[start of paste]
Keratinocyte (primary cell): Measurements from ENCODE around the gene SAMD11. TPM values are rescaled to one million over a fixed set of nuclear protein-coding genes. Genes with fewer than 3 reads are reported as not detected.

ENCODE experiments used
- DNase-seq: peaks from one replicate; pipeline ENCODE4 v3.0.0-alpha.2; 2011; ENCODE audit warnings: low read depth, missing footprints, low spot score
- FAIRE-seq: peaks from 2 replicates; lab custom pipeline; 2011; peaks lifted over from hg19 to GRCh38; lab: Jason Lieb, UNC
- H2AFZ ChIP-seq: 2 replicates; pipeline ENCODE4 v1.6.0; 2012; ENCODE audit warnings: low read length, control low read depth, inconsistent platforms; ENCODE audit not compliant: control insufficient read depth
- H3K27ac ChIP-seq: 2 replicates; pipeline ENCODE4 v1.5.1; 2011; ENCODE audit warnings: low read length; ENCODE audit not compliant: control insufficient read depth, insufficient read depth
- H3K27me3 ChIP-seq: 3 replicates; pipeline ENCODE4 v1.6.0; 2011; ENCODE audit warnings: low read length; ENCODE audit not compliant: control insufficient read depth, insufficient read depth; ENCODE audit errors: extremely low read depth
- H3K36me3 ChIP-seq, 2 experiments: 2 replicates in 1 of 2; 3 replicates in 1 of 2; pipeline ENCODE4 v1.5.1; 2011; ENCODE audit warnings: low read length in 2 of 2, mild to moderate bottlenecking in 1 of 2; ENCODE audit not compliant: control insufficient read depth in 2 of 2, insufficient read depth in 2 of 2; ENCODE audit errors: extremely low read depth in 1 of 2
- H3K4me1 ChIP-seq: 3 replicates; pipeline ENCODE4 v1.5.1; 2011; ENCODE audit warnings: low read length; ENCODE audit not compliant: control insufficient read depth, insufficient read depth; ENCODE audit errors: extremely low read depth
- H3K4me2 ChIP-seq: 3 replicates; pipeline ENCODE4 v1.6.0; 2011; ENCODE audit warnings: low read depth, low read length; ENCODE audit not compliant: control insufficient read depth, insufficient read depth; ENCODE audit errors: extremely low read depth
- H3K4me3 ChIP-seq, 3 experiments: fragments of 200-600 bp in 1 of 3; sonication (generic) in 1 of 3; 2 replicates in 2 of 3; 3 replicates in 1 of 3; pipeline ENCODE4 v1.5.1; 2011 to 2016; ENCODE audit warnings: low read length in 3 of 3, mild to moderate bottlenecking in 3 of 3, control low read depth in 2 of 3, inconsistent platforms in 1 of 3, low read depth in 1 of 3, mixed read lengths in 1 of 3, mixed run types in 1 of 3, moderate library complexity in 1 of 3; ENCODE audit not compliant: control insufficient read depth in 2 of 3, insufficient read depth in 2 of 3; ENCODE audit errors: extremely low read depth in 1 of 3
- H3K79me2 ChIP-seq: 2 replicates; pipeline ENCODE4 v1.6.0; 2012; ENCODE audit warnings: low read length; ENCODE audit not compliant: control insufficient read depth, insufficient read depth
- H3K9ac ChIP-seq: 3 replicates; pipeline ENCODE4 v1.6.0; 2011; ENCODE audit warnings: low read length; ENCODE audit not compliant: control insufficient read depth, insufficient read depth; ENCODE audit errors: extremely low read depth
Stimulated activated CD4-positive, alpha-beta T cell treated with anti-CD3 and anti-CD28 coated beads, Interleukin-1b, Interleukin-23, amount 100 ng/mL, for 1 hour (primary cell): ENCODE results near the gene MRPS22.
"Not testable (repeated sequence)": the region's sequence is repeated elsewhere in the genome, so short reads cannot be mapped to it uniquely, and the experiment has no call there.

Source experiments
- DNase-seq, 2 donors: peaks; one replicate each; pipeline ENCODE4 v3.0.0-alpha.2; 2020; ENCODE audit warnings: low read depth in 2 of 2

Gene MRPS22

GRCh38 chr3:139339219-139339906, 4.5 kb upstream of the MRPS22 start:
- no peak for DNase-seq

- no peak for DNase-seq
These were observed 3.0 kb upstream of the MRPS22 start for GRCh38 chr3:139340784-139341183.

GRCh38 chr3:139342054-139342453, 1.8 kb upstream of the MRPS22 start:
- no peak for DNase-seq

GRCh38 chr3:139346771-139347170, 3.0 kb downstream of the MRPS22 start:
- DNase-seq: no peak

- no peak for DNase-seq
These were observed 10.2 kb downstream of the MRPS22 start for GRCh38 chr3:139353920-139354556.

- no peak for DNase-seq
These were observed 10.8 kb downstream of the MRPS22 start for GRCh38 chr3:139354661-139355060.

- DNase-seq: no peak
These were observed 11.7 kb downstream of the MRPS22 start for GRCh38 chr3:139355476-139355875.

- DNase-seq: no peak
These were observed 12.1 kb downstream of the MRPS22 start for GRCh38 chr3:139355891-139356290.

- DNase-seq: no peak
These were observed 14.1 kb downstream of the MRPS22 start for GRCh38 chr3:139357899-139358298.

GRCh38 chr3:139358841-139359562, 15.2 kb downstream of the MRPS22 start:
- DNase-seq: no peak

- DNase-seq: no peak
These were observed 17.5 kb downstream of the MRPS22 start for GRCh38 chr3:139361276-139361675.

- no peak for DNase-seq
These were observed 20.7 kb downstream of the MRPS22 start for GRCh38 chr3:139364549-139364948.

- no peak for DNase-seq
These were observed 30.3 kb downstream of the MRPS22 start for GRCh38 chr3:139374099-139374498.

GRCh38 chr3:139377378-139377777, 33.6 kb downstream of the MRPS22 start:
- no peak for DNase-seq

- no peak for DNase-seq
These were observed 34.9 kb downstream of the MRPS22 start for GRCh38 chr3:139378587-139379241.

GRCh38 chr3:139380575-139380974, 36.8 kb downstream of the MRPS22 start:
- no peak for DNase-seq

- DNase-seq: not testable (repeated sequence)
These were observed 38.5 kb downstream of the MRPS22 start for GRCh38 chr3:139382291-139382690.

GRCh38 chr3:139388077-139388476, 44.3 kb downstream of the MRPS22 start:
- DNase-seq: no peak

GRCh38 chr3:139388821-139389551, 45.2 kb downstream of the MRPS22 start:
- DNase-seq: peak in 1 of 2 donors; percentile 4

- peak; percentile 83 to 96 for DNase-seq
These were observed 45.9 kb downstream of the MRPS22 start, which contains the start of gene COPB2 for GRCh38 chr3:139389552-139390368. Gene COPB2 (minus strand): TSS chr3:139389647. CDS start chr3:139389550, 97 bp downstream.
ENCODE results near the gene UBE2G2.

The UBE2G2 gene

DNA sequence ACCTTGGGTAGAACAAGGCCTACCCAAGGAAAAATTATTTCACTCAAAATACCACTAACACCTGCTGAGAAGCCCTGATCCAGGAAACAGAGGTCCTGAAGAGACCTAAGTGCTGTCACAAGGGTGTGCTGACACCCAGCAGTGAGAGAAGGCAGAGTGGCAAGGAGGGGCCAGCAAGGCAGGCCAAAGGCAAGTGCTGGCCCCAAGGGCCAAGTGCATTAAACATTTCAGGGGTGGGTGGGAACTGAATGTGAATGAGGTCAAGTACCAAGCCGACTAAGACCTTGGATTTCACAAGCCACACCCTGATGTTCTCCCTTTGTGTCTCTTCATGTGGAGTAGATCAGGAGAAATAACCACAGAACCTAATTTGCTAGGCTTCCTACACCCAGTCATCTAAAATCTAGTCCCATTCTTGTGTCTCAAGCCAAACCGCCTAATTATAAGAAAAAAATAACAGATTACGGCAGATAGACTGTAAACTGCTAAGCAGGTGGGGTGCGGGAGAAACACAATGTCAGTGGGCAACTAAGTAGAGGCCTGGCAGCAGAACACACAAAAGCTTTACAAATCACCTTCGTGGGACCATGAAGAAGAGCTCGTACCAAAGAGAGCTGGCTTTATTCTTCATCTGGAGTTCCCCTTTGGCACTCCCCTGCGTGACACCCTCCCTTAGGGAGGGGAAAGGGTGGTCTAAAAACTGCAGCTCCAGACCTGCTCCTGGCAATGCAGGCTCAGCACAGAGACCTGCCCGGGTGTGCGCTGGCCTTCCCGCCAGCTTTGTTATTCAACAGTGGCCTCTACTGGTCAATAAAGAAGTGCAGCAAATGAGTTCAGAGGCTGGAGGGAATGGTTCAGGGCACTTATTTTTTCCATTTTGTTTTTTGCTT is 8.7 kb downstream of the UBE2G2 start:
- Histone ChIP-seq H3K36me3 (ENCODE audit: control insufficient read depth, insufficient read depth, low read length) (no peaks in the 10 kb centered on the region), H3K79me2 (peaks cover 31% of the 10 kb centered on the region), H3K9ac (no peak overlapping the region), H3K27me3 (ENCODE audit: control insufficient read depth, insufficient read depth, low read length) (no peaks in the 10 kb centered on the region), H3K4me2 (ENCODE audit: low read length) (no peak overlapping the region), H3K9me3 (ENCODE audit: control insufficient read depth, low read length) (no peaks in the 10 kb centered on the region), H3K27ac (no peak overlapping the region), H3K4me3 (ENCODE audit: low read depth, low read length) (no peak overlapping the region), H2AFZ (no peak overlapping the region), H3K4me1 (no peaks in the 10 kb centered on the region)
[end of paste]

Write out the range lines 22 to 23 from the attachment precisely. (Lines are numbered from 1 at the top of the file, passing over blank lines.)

These were observed 3.0 kb upstream of the MRPS22 start for GRCh38 chr3:139340784-139341183.

GRCh38 chr3:139342054-139342453, 1.8 kb upstream of the MRPS22 start: